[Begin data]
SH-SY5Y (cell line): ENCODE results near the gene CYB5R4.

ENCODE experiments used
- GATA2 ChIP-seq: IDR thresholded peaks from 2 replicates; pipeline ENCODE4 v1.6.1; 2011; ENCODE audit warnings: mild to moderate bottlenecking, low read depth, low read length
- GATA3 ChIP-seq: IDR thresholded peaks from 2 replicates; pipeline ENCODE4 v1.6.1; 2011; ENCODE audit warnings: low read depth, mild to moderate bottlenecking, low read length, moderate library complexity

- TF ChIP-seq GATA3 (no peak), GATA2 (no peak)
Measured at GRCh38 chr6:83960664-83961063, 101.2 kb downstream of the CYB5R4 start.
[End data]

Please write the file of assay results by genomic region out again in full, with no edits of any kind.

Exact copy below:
SH-SY5Y (cell line): ENCODE results near the gene CYB5R4.

ENCODE experiments used
- GATA2 ChIP-seq: IDR thresholded peaks from 2 replicates; pipeline ENCODE4 v1.6.1; 2011; ENCODE audit warnings: mild to moderate bottlenecking, low read depth, low read length
- GATA3 ChIP-seq: IDR thresholded peaks from 2 replicates; pipeline ENCODE4 v1.6.1; 2011; ENCODE audit warnings: low read depth, mild to moderate bottlenecking, low read length, moderate library complexity

- TF ChIP-seq GATA3 (no peak), GATA2 (no peak)
Measured at GRCh38 chr6:83960664-83961063, 101.2 kb downstream of the CYB5R4 start.